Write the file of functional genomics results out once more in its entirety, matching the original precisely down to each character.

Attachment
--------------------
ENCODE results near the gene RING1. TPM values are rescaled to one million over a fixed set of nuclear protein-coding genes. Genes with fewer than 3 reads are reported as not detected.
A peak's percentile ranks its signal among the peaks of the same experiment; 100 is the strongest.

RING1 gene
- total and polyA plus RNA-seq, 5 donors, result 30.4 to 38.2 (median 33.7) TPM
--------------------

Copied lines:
ENCODE results near the gene RING1. TPM values are rescaled to one million over a fixed set of nuclear protein-coding genes. Genes with fewer than 3 reads are reported as not detected.
A peak's percentile ranks its signal among the peaks of the same experiment; 100 is the strongest.

RING1 gene
- total and polyA plus RNA-seq, 5 donors, result 30.4 to 38.2 (median 33.7) TPM